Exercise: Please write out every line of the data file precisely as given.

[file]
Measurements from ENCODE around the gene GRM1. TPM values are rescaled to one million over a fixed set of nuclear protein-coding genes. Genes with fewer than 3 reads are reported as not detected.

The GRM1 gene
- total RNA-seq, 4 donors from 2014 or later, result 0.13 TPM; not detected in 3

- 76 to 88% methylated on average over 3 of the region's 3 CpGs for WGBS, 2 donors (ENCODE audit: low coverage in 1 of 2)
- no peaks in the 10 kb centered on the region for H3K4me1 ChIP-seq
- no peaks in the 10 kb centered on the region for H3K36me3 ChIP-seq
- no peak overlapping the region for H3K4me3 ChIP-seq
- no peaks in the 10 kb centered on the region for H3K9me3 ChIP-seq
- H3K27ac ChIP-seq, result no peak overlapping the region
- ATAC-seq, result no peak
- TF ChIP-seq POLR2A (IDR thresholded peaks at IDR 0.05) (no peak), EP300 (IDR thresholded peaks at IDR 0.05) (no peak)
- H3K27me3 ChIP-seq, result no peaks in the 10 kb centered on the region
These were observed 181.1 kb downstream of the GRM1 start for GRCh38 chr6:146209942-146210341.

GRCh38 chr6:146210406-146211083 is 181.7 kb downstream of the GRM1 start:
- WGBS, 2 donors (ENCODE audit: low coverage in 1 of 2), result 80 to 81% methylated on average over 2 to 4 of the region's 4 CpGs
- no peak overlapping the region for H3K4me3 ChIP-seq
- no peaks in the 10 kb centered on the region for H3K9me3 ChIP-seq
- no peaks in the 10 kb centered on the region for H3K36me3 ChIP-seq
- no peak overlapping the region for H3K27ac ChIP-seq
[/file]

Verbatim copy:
Measurements from ENCODE around the gene GRM1. TPM values are rescaled to one million over a fixed set of nuclear protein-coding genes. Genes with fewer than 3 reads are reported as not detected.

The GRM1 gene
- total RNA-seq, 4 donors from 2014 or later, result 0.13 TPM; not detected in 3

- 76 to 88% methylated on average over 3 of the region's 3 CpGs for WGBS, 2 donors (ENCODE audit: low coverage in 1 of 2)
- no peaks in the 10 kb centered on the region for H3K4me1 ChIP-seq
- no peaks in the 10 kb centered on the region for H3K36me3 ChIP-seq
- no peak overlapping the region for H3K4me3 ChIP-seq
- no peaks in the 10 kb centered on the region for H3K9me3 ChIP-seq
- H3K27ac ChIP-seq, result no peak overlapping the region
- ATAC-seq, result no peak
- TF ChIP-seq POLR2A (IDR thresholded peaks at IDR 0.05) (no peak), EP300 (IDR thresholded peaks at IDR 0.05) (no peak)
- H3K27me3 ChIP-seq, result no peaks in the 10 kb centered on the region
These were observed 181.1 kb downstream of the GRM1 start for GRCh38 chr6:146209942-146210341.

GRCh38 chr6:146210406-146211083 is 181.7 kb downstream of the GRM1 start:
- WGBS, 2 donors (ENCODE audit: low coverage in 1 of 2), result 80 to 81% methylated on average over 2 to 4 of the region's 4 CpGs
- no peak overlapping the region for H3K4me3 ChIP-seq
- no peaks in the 10 kb centered on the region for H3K9me3 ChIP-seq
- no peaks in the 10 kb centered on the region for H3K36me3 ChIP-seq
- no peak overlapping the region for H3K27ac ChIP-seq